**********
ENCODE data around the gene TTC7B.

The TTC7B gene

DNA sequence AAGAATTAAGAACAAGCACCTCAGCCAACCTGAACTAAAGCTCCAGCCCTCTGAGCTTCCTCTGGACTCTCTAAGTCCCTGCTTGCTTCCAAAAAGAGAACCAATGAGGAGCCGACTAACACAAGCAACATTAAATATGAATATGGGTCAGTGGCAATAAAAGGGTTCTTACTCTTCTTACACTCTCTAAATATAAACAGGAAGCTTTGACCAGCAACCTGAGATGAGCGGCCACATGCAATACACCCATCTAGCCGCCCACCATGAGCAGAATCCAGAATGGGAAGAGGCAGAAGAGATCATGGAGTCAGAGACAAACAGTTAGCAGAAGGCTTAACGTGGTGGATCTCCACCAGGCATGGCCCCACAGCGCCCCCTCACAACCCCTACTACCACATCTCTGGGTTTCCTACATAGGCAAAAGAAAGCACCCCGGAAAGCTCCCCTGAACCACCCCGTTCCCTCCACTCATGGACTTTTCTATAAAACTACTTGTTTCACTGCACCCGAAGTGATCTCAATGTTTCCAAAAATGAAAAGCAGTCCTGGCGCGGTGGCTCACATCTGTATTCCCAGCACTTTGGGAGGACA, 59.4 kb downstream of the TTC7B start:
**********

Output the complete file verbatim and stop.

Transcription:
ENCODE data around the gene TTC7B.

The TTC7B gene

DNA sequence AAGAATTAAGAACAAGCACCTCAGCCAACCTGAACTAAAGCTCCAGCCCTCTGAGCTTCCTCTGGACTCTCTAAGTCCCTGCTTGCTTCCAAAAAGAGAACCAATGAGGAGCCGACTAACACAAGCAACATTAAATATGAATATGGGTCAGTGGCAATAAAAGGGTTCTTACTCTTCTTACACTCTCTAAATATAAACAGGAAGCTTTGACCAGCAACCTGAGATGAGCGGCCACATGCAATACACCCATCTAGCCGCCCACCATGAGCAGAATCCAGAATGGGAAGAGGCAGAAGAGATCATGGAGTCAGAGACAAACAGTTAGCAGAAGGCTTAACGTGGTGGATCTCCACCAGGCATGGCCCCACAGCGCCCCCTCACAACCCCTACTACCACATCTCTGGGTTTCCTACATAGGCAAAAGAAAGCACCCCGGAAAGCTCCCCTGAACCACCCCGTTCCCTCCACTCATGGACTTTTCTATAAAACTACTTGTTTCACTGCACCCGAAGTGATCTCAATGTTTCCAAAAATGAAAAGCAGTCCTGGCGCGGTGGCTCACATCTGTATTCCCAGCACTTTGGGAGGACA, 59.4 kb downstream of the TTC7B start: